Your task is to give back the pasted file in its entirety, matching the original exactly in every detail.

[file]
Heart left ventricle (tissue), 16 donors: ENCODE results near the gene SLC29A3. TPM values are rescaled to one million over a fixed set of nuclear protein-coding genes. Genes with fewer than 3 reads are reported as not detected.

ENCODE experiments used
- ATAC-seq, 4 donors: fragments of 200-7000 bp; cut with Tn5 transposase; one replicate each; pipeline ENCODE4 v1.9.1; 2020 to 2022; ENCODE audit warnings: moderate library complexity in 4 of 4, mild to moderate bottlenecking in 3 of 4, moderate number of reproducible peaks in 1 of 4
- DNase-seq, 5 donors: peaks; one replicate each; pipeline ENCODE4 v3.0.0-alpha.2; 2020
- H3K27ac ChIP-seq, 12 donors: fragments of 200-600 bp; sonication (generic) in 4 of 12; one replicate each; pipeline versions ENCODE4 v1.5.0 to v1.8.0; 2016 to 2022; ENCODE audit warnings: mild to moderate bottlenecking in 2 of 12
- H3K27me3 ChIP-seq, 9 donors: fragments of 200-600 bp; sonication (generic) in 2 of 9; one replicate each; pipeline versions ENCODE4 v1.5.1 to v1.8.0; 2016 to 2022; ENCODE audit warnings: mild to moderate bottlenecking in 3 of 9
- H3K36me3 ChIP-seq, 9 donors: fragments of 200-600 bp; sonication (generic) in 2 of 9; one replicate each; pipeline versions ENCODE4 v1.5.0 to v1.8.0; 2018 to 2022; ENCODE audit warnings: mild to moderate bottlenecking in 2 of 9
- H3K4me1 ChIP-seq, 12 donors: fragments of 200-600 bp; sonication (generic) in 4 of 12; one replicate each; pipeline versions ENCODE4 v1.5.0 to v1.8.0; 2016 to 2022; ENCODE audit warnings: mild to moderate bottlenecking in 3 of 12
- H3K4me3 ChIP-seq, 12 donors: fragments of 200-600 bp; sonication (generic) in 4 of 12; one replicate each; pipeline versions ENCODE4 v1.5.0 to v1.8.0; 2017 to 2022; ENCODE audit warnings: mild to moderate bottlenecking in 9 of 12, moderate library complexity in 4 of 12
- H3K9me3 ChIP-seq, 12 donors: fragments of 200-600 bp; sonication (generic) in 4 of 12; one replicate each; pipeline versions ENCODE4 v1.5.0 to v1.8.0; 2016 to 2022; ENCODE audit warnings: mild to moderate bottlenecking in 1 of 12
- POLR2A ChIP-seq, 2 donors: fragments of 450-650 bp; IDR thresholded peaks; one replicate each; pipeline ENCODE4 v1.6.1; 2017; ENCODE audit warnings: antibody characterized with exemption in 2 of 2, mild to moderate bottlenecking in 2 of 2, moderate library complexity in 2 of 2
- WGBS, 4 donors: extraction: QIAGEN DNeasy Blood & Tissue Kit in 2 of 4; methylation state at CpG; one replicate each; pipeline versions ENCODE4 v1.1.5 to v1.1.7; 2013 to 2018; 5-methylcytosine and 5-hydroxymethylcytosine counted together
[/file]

Heart left ventricle (tissue), 16 donors: ENCODE results near the gene SLC29A3. TPM values are rescaled to one million over a fixed set of nuclear protein-coding genes. Genes with fewer than 3 reads are reported as not detected.

ENCODE experiments used
- ATAC-seq, 4 donors: fragments of 200-7000 bp; cut with Tn5 transposase; one replicate each; pipeline ENCODE4 v1.9.1; 2020 to 2022; ENCODE audit warnings: moderate library complexity in 4 of 4, mild to moderate bottlenecking in 3 of 4, moderate number of reproducible peaks in 1 of 4
- DNase-seq, 5 donors: peaks; one replicate each; pipeline ENCODE4 v3.0.0-alpha.2; 2020
- H3K27ac ChIP-seq, 12 donors: fragments of 200-600 bp; sonication (generic) in 4 of 12; one replicate each; pipeline versions ENCODE4 v1.5.0 to v1.8.0; 2016 to 2022; ENCODE audit warnings: mild to moderate bottlenecking in 2 of 12
- H3K27me3 ChIP-seq, 9 donors: fragments of 200-600 bp; sonication (generic) in 2 of 9; one replicate each; pipeline versions ENCODE4 v1.5.1 to v1.8.0; 2016 to 2022; ENCODE audit warnings: mild to moderate bottlenecking in 3 of 9
- H3K36me3 ChIP-seq, 9 donors: fragments of 200-600 bp; sonication (generic) in 2 of 9; one replicate each; pipeline versions ENCODE4 v1.5.0 to v1.8.0; 2018 to 2022; ENCODE audit warnings: mild to moderate bottlenecking in 2 of 9
- H3K4me1 ChIP-seq, 12 donors: fragments of 200-600 bp; sonication (generic) in 4 of 12; one replicate each; pipeline versions ENCODE4 v1.5.0 to v1.8.0; 2016 to 2022; ENCODE audit warnings: mild to moderate bottlenecking in 3 of 12
- H3K4me3 ChIP-seq, 12 donors: fragments of 200-600 bp; sonication (generic) in 4 of 12; one replicate each; pipeline versions ENCODE4 v1.5.0 to v1.8.0; 2017 to 2022; ENCODE audit warnings: mild to moderate bottlenecking in 9 of 12, moderate library complexity in 4 of 12
- H3K9me3 ChIP-seq, 12 donors: fragments of 200-600 bp; sonication (generic) in 4 of 12; one replicate each; pipeline versions ENCODE4 v1.5.0 to v1.8.0; 2016 to 2022; ENCODE audit warnings: mild to moderate bottlenecking in 1 of 12
- POLR2A ChIP-seq, 2 donors: fragments of 450-650 bp; IDR thresholded peaks; one replicate each; pipeline ENCODE4 v1.6.1; 2017; ENCODE audit warnings: antibody characterized with exemption in 2 of 2, mild to moderate bottlenecking in 2 of 2, moderate library complexity in 2 of 2
- WGBS, 4 donors: extraction: QIAGEN DNeasy Blood & Tissue Kit in 2 of 4; methylation state at CpG; one replicate each; pipeline versions ENCODE4 v1.1.5 to v1.1.7; 2013 to 2018; 5-methylcytosine and 5-hydroxymethylcytosine counted together